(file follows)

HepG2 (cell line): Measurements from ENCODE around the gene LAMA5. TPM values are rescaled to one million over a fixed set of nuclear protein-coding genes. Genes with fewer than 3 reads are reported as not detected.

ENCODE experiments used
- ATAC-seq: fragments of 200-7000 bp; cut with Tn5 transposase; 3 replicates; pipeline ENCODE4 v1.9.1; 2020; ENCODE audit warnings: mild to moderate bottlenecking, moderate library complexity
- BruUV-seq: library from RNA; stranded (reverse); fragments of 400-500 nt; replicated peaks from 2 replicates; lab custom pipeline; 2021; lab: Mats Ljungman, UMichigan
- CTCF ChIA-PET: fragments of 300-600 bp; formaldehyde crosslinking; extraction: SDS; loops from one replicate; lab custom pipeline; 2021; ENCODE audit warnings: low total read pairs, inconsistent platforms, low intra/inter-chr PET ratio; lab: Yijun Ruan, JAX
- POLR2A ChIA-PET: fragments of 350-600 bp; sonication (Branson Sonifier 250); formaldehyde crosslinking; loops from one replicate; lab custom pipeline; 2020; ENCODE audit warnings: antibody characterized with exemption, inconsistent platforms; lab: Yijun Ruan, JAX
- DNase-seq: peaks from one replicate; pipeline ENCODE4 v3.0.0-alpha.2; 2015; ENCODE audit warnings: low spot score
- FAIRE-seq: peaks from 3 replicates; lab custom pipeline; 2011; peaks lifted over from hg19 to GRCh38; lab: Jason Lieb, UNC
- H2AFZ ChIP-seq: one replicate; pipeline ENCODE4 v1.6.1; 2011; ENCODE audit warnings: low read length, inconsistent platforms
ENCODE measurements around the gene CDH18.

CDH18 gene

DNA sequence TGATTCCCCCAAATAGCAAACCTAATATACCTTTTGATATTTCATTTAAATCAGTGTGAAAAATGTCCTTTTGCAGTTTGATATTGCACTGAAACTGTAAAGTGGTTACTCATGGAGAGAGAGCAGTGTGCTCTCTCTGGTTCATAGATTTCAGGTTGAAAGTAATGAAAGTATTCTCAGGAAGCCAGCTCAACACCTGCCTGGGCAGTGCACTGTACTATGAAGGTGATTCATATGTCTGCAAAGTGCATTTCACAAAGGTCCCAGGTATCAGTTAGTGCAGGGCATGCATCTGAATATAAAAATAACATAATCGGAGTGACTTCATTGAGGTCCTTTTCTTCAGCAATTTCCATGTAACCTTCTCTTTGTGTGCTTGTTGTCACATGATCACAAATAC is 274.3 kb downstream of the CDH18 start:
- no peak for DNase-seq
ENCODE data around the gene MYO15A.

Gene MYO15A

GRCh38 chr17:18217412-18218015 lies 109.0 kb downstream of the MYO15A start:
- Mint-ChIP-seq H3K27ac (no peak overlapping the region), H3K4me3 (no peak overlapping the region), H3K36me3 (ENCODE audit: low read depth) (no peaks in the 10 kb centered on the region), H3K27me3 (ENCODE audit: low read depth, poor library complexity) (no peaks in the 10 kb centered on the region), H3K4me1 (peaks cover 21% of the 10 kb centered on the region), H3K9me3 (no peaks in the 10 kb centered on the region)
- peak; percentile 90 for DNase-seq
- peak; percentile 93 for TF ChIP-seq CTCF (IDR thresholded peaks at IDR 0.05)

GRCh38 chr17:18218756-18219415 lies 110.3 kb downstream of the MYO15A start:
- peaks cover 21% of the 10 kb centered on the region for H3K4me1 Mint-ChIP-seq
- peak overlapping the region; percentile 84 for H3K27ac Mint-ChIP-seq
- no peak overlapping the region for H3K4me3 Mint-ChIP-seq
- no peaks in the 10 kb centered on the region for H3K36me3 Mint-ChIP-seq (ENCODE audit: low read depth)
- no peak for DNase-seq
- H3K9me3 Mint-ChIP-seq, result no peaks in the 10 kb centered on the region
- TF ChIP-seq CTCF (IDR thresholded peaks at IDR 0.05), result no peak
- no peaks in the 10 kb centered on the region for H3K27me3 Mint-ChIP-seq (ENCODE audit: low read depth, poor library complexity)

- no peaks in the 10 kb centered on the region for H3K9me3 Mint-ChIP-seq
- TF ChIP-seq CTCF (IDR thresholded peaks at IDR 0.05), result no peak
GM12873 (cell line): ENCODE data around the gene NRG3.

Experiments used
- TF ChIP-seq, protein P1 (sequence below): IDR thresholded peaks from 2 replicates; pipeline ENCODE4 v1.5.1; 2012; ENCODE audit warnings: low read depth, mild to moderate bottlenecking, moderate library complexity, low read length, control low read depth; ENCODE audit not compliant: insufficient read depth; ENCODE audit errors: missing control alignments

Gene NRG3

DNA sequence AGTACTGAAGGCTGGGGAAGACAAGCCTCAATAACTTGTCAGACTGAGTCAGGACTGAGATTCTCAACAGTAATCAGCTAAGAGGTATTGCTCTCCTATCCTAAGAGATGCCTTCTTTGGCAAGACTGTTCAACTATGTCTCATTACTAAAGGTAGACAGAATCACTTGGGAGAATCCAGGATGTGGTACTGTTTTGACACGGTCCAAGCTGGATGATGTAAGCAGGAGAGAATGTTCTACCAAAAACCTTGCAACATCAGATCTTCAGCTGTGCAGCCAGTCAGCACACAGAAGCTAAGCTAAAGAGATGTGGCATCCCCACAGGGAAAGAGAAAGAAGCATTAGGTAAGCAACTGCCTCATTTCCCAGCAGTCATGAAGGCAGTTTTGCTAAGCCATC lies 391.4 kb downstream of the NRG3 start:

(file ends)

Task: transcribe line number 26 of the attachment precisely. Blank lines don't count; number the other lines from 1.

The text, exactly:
- H3K9me3 Mint-ChIP-seq, result no peaks in the 10 kb centered on the region